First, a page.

“Any luck, the current’ll drag it straight to Memphis. Ain’t no way they’ll mistake that, huh, boy?”

“I suppose not, sir.”

Memphis Note
The Mississippi has probably had more bodies dropped in it than all the graves both in and around Memphis. Its strong currents and a few heavy stones were you needed to destroy any evidence of a murder. A fact that was utilized far too often by the bandits that operated during and after the Civil War.

Laura Jean Hocking

Class got out late. The sun’s setting, and twilight is taking hold of Overton park.

Coming down the steps of Rust Hall, I notice a girl sitting on a bench, crying softly. Her hair’s done up, and her cobalt blue dress is vintage. I figure she must be a student like me, but no one seems to notice her.

I walk over and ask if she’s alright.

She looks up at me, tears streaking her makeup, but still hauntingly beautiful beneath it.

“You look like someone nice.” She says, her drawl thick. “Like someone that that would walk a girl to the bus station.”

Smiling, I tell her that I’m just that kind of someone. As we walk, she clutches her arms to her stomach. Thinking she’s cold, I offer my jacket. Politely, she says no.

When we reach the edge of the park, she stops suddenly.

“Thank you” I hear her say.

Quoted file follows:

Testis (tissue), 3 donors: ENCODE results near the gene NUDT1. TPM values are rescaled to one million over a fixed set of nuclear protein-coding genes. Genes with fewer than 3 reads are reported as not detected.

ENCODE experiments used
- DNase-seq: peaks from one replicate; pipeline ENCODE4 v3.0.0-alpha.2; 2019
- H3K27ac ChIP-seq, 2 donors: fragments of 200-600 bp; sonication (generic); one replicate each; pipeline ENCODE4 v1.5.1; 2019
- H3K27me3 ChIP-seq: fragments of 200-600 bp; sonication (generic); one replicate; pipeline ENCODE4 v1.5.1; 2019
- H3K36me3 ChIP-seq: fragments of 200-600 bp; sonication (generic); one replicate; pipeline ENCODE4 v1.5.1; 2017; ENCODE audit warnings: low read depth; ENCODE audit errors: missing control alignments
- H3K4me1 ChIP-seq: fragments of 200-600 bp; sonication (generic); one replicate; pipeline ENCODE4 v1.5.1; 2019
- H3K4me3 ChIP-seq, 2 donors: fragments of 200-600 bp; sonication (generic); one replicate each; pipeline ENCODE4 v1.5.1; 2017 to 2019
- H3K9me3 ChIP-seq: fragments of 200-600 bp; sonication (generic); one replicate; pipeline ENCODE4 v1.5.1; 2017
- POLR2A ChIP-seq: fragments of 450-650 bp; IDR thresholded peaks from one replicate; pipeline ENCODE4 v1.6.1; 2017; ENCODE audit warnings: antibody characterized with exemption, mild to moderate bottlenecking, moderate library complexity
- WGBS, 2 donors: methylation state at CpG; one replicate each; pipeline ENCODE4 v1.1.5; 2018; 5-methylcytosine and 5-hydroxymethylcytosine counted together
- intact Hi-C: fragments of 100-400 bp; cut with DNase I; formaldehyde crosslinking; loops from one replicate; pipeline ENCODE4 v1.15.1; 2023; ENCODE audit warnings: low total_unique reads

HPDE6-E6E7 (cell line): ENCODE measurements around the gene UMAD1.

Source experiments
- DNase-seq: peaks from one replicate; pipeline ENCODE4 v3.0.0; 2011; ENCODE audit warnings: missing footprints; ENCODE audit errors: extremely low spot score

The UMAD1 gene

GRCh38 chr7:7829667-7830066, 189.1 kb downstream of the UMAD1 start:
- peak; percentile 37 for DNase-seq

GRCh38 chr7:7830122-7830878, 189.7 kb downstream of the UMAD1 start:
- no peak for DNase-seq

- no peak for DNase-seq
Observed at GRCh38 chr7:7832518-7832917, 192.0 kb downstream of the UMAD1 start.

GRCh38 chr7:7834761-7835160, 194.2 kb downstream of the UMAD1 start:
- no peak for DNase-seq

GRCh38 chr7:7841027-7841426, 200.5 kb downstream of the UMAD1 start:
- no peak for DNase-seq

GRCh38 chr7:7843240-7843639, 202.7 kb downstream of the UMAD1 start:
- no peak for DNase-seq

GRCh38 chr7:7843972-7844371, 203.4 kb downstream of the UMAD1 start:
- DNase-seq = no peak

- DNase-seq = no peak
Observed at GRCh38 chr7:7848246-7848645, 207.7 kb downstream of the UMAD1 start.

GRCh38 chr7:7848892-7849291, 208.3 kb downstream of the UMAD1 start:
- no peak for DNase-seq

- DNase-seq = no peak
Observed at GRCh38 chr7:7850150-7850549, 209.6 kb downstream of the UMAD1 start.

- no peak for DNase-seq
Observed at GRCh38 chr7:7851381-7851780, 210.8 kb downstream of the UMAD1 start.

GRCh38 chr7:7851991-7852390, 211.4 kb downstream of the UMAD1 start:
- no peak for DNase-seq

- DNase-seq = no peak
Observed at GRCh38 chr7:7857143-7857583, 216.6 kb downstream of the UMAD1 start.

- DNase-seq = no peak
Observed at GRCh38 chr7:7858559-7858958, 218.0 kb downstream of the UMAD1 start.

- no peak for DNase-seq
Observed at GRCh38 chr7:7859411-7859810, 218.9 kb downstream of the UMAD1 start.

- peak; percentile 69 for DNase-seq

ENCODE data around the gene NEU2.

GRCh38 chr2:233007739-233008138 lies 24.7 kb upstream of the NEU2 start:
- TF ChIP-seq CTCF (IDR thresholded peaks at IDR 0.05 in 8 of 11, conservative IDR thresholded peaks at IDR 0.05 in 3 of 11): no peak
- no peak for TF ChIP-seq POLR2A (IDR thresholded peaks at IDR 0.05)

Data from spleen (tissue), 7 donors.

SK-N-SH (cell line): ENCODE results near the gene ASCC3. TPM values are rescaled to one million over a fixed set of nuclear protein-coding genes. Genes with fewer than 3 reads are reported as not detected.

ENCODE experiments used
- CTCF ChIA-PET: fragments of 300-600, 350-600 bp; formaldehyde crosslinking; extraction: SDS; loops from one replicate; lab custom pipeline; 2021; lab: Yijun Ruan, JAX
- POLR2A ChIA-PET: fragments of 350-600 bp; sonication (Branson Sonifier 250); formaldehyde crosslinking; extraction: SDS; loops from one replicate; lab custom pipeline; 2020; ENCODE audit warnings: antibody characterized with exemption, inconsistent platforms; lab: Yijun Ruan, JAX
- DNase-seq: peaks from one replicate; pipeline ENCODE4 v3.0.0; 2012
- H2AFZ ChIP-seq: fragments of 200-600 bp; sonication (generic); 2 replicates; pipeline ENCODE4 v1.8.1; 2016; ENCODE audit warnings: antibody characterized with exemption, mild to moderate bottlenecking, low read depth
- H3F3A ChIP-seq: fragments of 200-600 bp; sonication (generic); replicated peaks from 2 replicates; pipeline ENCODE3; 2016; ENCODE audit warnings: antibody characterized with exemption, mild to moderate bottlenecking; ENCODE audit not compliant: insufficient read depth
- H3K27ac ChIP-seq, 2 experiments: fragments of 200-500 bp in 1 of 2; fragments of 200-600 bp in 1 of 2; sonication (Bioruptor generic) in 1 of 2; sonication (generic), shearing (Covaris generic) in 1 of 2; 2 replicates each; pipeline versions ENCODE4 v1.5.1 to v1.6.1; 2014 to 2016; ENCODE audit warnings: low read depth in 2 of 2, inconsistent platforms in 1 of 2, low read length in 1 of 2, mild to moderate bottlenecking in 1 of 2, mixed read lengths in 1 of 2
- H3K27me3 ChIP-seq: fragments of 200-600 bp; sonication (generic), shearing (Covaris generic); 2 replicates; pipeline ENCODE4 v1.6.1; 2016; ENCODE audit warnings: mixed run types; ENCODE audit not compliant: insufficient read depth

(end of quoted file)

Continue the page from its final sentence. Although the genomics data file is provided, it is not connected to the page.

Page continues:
Holding up her hand to wave me good-bye, I see the razor slashes and blood stains on her stomach. Then I start to see through her as begins to disappear.

“I knew you looked like some one nice.” I hear her say as she vanishes completely.

Memphis Note
osedly, Overton Park is haunted by the body of a girl from the 1960s that was found stabbed to death and floating in the lake. She is known to ask people for help, but vanishes when they try.

Brandon Dill

Augustus Ackerman slumped back into the chair, his head spinning at the news.

“Are…are you sure? Sure it was them?” He looked up at the dirty man standing in his parlor, tears welling in his eyes.

“There were three bodies strung up just north past town, sir. The smallest amongst them, the one that was little more than a boy, they say he still bared bandages from the beating the crowd gave him.” The man nervously grasped at his hat, uncomfortable at bearing such horrible news. “And his head was shaved, too. Like they did to him as well.”

Augustus’s breath was coming in ragged gasps now.